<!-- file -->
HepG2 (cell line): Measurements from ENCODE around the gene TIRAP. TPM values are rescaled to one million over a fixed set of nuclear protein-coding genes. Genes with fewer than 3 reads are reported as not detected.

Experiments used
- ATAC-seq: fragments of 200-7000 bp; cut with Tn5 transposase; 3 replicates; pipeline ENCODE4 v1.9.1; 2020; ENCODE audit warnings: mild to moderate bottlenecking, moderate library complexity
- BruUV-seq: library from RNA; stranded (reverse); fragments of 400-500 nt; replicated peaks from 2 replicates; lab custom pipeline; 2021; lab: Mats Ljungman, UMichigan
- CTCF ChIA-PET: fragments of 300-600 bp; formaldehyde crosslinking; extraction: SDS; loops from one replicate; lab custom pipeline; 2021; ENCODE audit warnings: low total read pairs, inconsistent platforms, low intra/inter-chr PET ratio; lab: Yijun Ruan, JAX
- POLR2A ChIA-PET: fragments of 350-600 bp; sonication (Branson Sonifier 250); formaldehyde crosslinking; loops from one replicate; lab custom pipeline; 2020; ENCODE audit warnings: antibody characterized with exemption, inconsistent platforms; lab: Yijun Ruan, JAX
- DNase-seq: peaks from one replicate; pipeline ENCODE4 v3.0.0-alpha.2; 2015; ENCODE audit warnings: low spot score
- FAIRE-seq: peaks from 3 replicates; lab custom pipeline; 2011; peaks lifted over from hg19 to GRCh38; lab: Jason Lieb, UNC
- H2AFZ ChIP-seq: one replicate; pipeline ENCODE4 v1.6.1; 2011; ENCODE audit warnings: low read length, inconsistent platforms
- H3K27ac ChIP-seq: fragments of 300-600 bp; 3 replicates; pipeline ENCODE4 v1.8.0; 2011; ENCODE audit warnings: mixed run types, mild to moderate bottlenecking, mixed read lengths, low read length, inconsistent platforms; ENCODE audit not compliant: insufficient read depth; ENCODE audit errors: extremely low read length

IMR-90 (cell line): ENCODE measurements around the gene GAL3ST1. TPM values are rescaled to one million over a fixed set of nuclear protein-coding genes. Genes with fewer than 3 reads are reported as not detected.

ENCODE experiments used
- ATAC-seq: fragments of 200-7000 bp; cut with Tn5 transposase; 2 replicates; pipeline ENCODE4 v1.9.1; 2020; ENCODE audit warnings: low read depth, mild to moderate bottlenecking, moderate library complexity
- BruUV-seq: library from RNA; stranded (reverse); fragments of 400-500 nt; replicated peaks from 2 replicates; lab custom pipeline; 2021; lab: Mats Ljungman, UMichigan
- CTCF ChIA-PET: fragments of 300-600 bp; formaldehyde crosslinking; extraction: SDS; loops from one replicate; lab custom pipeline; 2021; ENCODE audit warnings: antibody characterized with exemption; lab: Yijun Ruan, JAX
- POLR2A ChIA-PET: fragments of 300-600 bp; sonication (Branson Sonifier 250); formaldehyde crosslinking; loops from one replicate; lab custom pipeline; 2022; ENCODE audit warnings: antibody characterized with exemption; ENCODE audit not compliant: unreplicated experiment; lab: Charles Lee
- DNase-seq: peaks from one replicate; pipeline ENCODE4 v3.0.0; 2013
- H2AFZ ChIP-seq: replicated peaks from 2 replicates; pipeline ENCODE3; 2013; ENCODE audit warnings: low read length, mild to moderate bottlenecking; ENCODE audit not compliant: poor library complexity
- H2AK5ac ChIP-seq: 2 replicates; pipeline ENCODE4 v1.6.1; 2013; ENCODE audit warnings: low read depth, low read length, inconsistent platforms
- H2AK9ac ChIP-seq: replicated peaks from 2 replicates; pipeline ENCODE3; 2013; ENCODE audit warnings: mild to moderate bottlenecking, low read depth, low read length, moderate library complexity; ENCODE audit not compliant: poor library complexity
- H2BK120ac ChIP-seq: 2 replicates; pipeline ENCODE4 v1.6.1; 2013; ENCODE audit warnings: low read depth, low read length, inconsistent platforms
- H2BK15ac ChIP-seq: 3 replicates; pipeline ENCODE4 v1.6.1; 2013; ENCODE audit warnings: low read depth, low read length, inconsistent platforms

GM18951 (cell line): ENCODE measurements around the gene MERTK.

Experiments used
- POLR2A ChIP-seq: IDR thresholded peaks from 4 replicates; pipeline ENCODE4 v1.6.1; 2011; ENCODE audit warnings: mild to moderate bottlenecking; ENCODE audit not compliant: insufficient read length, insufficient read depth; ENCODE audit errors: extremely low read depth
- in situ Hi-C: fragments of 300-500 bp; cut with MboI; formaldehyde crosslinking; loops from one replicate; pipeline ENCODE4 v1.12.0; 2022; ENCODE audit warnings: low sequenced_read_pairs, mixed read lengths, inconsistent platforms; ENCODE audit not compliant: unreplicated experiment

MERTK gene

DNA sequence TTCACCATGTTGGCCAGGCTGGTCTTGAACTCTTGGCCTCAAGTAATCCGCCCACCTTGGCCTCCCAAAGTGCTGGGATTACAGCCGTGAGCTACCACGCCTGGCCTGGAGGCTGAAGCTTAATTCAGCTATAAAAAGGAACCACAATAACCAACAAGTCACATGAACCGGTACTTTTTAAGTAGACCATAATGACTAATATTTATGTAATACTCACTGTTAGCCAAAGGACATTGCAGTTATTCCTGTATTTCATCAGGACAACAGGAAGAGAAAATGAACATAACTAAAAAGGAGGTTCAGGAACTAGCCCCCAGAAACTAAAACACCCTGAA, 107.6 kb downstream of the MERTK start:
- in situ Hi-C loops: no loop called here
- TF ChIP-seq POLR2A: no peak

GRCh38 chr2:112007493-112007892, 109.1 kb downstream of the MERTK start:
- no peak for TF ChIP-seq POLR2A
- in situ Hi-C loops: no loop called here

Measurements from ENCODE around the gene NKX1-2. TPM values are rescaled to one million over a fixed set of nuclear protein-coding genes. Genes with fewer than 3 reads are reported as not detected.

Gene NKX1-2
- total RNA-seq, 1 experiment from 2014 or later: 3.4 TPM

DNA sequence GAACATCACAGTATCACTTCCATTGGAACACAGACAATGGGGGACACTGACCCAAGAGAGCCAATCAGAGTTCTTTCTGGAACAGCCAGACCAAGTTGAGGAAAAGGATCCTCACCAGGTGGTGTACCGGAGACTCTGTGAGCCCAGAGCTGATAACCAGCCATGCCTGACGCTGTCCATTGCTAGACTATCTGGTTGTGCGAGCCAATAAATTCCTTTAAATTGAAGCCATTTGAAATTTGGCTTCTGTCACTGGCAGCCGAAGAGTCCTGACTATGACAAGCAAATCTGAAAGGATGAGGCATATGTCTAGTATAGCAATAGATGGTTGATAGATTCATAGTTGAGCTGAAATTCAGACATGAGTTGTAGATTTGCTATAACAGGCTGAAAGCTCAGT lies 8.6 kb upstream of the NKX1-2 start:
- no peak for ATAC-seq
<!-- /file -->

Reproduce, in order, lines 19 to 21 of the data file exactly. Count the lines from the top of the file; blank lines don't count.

- H2AK5ac ChIP-seq: 2 replicates; pipeline ENCODE4 v1.6.1; 2013; ENCODE audit warnings: low read depth, low read length, inconsistent platforms
- H2AK9ac ChIP-seq: replicated peaks from 2 replicates; pipeline ENCODE3; 2013; ENCODE audit warnings: mild to moderate bottlenecking, low read depth, low read length, moderate library complexity; ENCODE audit not compliant: poor library complexity
- H2BK120ac ChIP-seq: 2 replicates; pipeline ENCODE4 v1.6.1; 2013; ENCODE audit warnings: low read depth, low read length, inconsistent platforms